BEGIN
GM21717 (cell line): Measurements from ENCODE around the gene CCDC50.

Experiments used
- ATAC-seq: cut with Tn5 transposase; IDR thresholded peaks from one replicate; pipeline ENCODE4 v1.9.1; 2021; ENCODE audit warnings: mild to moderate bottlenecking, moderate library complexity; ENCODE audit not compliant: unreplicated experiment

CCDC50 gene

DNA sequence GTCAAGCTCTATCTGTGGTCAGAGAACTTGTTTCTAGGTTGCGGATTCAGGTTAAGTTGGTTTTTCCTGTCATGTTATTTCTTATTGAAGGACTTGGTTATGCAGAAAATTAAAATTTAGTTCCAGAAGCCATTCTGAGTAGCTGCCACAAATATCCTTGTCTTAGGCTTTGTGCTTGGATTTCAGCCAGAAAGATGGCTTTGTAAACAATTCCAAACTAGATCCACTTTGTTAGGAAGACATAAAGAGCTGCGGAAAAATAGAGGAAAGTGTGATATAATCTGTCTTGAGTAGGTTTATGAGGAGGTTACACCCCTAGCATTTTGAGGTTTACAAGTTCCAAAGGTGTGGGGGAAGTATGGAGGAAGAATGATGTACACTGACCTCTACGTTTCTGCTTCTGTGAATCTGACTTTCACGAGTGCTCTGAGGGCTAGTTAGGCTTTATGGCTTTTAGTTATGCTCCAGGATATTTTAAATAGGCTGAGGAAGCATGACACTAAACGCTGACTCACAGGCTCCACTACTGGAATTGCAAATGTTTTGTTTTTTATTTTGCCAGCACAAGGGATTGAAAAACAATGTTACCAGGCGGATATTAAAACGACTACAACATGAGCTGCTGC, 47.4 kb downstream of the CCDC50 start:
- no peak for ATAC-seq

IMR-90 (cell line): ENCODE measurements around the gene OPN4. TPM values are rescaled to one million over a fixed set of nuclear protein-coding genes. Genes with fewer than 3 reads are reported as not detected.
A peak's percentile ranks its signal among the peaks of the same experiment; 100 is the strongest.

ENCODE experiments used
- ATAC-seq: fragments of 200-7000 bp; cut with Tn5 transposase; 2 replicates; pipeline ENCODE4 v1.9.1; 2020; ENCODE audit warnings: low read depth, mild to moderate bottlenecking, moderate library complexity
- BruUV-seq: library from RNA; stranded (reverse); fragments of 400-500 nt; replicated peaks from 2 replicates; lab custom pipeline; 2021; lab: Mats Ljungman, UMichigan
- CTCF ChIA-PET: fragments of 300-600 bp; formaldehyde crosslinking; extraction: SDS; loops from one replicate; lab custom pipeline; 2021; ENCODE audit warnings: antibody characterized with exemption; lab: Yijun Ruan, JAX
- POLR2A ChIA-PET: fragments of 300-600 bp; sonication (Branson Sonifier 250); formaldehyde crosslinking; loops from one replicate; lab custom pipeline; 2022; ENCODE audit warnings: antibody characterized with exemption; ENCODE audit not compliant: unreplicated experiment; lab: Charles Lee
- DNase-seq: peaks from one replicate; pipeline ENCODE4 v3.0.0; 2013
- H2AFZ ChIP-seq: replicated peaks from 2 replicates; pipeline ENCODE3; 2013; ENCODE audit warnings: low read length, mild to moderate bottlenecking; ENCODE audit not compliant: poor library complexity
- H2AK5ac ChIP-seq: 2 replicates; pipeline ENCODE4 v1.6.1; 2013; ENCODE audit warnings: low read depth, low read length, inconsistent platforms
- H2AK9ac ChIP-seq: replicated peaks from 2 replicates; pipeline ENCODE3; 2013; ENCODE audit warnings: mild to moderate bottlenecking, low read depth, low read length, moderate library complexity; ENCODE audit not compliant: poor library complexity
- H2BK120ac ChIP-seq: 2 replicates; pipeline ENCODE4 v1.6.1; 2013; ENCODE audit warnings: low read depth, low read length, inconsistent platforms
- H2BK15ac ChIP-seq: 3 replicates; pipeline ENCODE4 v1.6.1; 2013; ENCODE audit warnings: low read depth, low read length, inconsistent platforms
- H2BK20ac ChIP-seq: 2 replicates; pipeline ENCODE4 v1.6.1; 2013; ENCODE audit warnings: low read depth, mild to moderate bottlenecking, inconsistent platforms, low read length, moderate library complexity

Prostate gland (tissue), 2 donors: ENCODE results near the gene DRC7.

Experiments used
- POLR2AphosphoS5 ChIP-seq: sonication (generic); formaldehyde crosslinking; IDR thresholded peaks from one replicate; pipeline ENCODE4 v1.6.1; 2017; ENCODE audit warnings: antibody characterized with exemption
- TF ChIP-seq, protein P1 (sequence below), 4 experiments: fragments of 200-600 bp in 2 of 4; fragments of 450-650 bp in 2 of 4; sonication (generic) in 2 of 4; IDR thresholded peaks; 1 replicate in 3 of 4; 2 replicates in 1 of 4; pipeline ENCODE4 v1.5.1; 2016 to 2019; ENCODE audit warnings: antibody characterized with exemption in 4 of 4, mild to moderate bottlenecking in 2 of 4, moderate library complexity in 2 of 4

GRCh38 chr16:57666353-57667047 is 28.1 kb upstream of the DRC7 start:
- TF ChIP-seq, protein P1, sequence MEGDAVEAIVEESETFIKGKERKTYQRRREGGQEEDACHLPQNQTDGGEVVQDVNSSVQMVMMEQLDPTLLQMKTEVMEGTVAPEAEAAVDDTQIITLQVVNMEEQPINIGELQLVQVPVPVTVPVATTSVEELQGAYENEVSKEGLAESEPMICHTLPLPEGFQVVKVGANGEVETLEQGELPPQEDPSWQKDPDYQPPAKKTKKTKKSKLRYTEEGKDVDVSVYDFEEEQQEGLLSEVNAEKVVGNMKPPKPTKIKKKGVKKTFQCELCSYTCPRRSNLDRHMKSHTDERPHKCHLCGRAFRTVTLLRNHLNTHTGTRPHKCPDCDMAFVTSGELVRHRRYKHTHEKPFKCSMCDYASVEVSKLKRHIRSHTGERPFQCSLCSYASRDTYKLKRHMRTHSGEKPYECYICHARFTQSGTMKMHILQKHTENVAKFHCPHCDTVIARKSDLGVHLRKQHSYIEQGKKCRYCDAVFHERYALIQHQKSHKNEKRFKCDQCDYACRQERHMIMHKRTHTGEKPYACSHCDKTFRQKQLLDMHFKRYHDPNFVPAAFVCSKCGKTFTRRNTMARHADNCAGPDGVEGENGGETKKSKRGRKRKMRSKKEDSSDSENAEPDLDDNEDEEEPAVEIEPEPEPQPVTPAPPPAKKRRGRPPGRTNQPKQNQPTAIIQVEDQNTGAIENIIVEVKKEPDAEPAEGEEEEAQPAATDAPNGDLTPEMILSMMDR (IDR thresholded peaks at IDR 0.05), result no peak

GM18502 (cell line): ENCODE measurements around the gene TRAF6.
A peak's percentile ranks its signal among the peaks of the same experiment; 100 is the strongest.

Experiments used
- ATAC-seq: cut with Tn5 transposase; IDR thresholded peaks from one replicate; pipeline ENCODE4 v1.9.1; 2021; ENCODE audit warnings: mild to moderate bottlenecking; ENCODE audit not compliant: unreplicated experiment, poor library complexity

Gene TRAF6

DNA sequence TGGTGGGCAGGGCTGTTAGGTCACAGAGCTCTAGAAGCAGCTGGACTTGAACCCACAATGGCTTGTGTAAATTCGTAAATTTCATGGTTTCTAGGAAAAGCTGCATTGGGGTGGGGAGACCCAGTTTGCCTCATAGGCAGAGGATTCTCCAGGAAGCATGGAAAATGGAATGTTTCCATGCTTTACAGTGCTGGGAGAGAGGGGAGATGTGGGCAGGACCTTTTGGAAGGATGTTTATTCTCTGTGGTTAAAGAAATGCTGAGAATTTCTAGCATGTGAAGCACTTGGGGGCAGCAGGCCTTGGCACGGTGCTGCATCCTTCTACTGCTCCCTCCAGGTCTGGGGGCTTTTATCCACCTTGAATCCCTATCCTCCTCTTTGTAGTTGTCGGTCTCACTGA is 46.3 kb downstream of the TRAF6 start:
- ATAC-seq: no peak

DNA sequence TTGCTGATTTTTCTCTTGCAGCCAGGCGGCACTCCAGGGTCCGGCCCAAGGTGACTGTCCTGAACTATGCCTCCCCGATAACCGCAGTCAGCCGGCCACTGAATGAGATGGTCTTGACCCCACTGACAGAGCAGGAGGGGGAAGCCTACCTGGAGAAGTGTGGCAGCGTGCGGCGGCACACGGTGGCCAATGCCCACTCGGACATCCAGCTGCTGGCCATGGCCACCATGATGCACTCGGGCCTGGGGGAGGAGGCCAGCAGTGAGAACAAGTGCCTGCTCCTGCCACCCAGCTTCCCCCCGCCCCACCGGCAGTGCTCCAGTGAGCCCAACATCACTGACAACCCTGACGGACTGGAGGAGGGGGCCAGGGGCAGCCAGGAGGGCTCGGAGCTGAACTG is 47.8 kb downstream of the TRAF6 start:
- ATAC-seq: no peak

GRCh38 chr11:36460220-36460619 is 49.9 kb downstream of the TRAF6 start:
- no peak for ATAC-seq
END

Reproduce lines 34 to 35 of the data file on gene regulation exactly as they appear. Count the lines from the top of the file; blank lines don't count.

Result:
DNA sequence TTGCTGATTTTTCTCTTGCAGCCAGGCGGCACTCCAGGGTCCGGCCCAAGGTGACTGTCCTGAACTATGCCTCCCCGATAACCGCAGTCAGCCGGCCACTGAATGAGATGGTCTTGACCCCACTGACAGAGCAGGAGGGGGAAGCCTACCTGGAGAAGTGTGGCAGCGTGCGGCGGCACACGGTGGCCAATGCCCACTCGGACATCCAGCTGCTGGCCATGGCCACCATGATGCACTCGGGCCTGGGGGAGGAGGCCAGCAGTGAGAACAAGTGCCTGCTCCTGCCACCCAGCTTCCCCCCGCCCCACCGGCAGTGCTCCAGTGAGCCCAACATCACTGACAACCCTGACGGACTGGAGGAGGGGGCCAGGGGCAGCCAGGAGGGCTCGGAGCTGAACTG is 47.8 kb downstream of the TRAF6 start:
- ATAC-seq: no peak